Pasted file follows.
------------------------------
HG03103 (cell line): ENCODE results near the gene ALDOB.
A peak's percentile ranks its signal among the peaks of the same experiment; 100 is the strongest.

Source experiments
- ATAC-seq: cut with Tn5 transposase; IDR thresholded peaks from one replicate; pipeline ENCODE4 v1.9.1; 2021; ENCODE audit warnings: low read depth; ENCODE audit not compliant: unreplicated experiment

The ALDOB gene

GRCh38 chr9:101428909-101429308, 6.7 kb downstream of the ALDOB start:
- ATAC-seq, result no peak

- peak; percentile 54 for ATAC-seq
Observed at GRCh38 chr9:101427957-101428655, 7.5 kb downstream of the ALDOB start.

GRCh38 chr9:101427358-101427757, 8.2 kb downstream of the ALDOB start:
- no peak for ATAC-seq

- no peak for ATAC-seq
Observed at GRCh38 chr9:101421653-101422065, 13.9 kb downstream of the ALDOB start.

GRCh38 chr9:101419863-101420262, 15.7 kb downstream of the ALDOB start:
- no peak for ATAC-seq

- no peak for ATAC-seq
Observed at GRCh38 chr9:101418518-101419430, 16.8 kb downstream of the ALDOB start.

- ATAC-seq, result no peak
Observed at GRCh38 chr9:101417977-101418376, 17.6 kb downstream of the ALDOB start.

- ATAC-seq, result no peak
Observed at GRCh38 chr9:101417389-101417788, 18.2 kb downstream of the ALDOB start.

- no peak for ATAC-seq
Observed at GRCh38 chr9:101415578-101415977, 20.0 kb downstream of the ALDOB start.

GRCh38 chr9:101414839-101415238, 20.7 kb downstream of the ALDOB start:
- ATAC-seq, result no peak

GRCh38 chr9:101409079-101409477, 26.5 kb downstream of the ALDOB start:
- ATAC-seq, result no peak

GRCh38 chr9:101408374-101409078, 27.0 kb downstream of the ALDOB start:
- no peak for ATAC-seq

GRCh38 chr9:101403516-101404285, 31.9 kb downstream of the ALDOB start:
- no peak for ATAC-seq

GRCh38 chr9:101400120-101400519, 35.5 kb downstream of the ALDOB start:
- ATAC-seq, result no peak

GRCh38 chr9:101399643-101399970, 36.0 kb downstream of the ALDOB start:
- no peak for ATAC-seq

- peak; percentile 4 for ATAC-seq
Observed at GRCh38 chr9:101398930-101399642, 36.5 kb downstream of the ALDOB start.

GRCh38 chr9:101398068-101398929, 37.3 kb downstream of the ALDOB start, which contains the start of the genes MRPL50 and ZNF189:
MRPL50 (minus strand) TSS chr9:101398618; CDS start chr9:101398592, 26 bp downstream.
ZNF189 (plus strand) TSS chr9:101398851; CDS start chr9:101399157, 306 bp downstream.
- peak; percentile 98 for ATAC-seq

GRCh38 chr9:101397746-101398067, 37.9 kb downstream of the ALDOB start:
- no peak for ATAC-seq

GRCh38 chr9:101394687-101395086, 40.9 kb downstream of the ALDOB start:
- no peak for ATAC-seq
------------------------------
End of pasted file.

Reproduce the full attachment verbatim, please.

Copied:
HG03103 (cell line): ENCODE results near the gene ALDOB.
A peak's percentile ranks its signal among the peaks of the same experiment; 100 is the strongest.

Source experiments
- ATAC-seq: cut with Tn5 transposase; IDR thresholded peaks from one replicate; pipeline ENCODE4 v1.9.1; 2021; ENCODE audit warnings: low read depth; ENCODE audit not compliant: unreplicated experiment

The ALDOB gene

GRCh38 chr9:101428909-101429308, 6.7 kb downstream of the ALDOB start:
- ATAC-seq, result no peak

- peak; percentile 54 for ATAC-seq
Observed at GRCh38 chr9:101427957-101428655, 7.5 kb downstream of the ALDOB start.

GRCh38 chr9:101427358-101427757, 8.2 kb downstream of the ALDOB start:
- no peak for ATAC-seq

- no peak for ATAC-seq
Observed at GRCh38 chr9:101421653-101422065, 13.9 kb downstream of the ALDOB start.

GRCh38 chr9:101419863-101420262, 15.7 kb downstream of the ALDOB start:
- no peak for ATAC-seq

- no peak for ATAC-seq
Observed at GRCh38 chr9:101418518-101419430, 16.8 kb downstream of the ALDOB start.

- ATAC-seq, result no peak
Observed at GRCh38 chr9:101417977-101418376, 17.6 kb downstream of the ALDOB start.

- ATAC-seq, result no peak
Observed at GRCh38 chr9:101417389-101417788, 18.2 kb downstream of the ALDOB start.

- no peak for ATAC-seq
Observed at GRCh38 chr9:101415578-101415977, 20.0 kb downstream of the ALDOB start.

GRCh38 chr9:101414839-101415238, 20.7 kb downstream of the ALDOB start:
- ATAC-seq, result no peak

GRCh38 chr9:101409079-101409477, 26.5 kb downstream of the ALDOB start:
- ATAC-seq, result no peak

GRCh38 chr9:101408374-101409078, 27.0 kb downstream of the ALDOB start:
- no peak for ATAC-seq

GRCh38 chr9:101403516-101404285, 31.9 kb downstream of the ALDOB start:
- no peak for ATAC-seq

GRCh38 chr9:101400120-101400519, 35.5 kb downstream of the ALDOB start:
- ATAC-seq, result no peak

GRCh38 chr9:101399643-101399970, 36.0 kb downstream of the ALDOB start:
- no peak for ATAC-seq

- peak; percentile 4 for ATAC-seq
Observed at GRCh38 chr9:101398930-101399642, 36.5 kb downstream of the ALDOB start.

GRCh38 chr9:101398068-101398929, 37.3 kb downstream of the ALDOB start, which contains the start of the genes MRPL50 and ZNF189:
MRPL50 (minus strand) TSS chr9:101398618; CDS start chr9:101398592, 26 bp downstream.
ZNF189 (plus strand) TSS chr9:101398851; CDS start chr9:101399157, 306 bp downstream.
- peak; percentile 98 for ATAC-seq

GRCh38 chr9:101397746-101398067, 37.9 kb downstream of the ALDOB start:
- no peak for ATAC-seq

GRCh38 chr9:101394687-101395086, 40.9 kb downstream of the ALDOB start:
- no peak for ATAC-seq